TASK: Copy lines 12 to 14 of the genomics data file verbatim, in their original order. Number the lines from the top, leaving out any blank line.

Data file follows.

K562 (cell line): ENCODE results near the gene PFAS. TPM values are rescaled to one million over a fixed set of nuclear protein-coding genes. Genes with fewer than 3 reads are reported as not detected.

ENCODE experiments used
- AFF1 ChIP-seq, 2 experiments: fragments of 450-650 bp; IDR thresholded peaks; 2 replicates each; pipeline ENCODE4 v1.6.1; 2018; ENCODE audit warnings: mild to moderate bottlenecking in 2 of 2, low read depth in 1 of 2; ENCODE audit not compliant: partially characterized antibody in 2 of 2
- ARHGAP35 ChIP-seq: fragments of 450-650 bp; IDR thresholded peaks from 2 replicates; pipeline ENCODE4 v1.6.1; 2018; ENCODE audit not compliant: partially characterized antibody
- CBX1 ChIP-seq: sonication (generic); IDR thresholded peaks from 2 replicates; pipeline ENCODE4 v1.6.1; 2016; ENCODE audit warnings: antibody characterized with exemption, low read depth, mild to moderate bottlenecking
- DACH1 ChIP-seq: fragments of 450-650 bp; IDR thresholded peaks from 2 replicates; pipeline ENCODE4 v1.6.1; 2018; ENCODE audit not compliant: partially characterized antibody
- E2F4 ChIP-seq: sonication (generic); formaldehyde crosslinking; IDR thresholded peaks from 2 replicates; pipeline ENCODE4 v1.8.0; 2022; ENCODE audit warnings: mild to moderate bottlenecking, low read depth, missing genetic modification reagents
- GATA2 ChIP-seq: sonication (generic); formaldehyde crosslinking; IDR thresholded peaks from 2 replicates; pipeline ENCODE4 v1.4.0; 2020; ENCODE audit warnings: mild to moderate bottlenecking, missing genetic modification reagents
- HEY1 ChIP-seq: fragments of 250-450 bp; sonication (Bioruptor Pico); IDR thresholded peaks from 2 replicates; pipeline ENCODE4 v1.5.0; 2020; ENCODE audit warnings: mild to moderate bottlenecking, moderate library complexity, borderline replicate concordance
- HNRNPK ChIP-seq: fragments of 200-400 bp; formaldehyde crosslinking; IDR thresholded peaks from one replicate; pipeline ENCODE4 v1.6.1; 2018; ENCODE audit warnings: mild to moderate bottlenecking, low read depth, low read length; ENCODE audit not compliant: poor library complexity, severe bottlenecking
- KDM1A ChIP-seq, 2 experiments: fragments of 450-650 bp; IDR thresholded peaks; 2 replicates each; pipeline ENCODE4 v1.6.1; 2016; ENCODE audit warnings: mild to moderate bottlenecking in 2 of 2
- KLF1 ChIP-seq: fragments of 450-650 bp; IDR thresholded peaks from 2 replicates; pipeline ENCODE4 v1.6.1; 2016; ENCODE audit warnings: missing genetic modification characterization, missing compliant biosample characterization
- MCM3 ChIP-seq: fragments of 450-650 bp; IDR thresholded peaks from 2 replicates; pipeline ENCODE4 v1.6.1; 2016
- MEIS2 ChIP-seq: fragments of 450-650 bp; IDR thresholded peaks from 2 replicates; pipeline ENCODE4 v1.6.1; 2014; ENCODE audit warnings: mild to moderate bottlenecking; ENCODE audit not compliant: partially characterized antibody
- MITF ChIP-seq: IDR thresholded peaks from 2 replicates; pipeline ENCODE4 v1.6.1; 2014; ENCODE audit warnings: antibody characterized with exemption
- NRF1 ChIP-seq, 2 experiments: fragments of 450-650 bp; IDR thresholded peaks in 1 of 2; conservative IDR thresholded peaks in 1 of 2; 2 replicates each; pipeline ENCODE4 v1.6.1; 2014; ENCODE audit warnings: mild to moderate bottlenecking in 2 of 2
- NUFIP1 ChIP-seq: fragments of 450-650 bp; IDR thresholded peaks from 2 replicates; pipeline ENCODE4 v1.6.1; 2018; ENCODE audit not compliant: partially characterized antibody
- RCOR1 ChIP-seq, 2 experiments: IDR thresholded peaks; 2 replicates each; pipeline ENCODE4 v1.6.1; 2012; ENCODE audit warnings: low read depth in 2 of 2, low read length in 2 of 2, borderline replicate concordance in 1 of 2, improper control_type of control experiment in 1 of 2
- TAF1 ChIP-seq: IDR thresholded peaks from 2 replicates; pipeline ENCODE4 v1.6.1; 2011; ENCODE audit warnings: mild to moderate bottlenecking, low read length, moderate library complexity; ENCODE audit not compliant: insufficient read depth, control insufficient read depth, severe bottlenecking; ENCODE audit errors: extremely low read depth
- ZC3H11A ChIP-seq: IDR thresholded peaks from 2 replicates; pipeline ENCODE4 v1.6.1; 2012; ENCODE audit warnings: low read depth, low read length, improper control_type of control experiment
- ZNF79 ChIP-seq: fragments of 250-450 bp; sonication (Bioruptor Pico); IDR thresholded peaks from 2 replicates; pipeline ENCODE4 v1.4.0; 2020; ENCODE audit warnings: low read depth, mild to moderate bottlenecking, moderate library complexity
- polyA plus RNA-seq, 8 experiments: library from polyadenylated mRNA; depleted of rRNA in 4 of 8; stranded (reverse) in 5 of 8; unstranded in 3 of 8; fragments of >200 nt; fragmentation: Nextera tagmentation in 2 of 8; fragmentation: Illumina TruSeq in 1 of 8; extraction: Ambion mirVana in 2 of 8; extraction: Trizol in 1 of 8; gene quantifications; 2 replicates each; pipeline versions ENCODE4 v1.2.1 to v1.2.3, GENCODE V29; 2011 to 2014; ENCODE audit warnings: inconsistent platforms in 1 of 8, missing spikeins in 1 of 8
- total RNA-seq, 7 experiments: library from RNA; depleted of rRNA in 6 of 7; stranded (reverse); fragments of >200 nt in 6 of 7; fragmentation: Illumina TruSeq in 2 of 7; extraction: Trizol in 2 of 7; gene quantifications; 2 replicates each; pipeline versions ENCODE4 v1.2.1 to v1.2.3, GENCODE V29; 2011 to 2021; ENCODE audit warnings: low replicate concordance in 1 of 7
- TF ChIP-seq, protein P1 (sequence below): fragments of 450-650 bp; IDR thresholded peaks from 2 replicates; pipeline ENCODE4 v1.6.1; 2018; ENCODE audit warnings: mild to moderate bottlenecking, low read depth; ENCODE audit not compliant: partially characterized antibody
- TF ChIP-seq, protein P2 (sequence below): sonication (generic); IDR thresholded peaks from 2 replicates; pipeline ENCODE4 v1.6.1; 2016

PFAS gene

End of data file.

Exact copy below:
- KLF1 ChIP-seq: fragments of 450-650 bp; IDR thresholded peaks from 2 replicates; pipeline ENCODE4 v1.6.1; 2016; ENCODE audit warnings: missing genetic modification characterization, missing compliant biosample characterization
- MCM3 ChIP-seq: fragments of 450-650 bp; IDR thresholded peaks from 2 replicates; pipeline ENCODE4 v1.6.1; 2016
- MEIS2 ChIP-seq: fragments of 450-650 bp; IDR thresholded peaks from 2 replicates; pipeline ENCODE4 v1.6.1; 2014; ENCODE audit warnings: mild to moderate bottlenecking; ENCODE audit not compliant: partially characterized antibody